Monday, November 17, 2008

To Bail or Not to Bail

It's old school day in Washington.  Everything that is old is new.

So, the Big 3 automakers are asking for some of the bail out dollars to "develop alternatives to conventional fossil fuel powered vehicles" to the tune of $50 billion dollars.  They say they need the money in order to be competitive.  There's lots of noise on both sides of this issue.  At root is the idea that these companies are somehow to "big to fail" and so important to our economy that we have to help them.

Well, I have problems with giving Detroit money.  We've already done this once with Chrysler. Despite 1.2 billion in 1979, they didn't do so well. Now they want more.  If the President of GM won't resign and the UAW blames the economy for the auto industry woes instead of their own inflated pensions, I don't see why we as Americans should leverage their bad business practices.  Neither one wants to make any concessions.  Neither one wants to admit they may have had a hand in running the American auto industry to ground.
What ever happened to the idea of supply and demand?  If a business can't compete, it goes under.  Make poor investment decisions? Tough cookies.   It's as simple as that.  Just because they're large and employ lots of people is no reason for the government to step in and throw money at them.  We let the airline industry file bankruptcy, why not the auto makers?  At least under bankruptcy law there will be regulations and methods of restructuring that can conceivably purge the idiots and get them back on sound footing.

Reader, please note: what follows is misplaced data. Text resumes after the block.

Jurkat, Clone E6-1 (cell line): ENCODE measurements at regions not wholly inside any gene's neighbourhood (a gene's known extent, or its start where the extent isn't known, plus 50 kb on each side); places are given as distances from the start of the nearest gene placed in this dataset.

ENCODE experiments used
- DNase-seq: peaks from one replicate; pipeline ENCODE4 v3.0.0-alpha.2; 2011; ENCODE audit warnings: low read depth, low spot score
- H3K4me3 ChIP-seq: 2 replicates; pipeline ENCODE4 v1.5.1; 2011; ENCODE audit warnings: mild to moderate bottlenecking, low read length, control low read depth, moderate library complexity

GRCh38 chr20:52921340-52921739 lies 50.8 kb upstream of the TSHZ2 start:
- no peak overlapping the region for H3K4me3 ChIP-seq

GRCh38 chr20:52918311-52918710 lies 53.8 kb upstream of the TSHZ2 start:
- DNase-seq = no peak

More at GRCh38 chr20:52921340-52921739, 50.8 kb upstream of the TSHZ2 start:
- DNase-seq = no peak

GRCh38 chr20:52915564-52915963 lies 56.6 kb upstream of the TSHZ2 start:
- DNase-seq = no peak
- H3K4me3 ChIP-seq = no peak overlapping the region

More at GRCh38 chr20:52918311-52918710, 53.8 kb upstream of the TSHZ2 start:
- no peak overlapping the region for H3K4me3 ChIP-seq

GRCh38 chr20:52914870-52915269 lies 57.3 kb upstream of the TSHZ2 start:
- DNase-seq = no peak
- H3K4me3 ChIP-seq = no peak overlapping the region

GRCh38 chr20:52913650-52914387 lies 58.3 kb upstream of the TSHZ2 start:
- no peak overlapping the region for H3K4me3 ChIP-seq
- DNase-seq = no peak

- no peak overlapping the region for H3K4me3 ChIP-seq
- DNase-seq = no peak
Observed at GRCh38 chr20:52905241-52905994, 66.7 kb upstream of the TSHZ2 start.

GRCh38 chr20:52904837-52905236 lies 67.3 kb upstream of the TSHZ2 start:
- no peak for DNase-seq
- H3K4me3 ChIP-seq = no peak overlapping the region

I simply don't get why it's so important that these guys not fail.  Unfortunately, I think the bail out is inevitable.  The consensus in Washington seems to be that we have to do this but we're going to "add strings".  Sure we are.  Worked really well the last time, didn't it?


skyewriter said...

Hi, truebluetexan:
I agree with you whole-heartedly. I actually blogged about this very topic a few days ago (post titled "Decline and Fall (?) of the American Auto Empire").

Ludicrous union contracts and lobbying groups are part of the problem with the big 3. If we bail them out, we encourage other companies to follow suit, shun responsibility, reward incompetence, and then ask for a government handout.


Chris said...

I agree...the bad business practices, dating way back, a lot of greed and denial, and now we get to eat it....but it is going to happen! If we hadn't had this bad economic time, bankruptcy would have worked, but now we have no choice...they lucked out in holding out.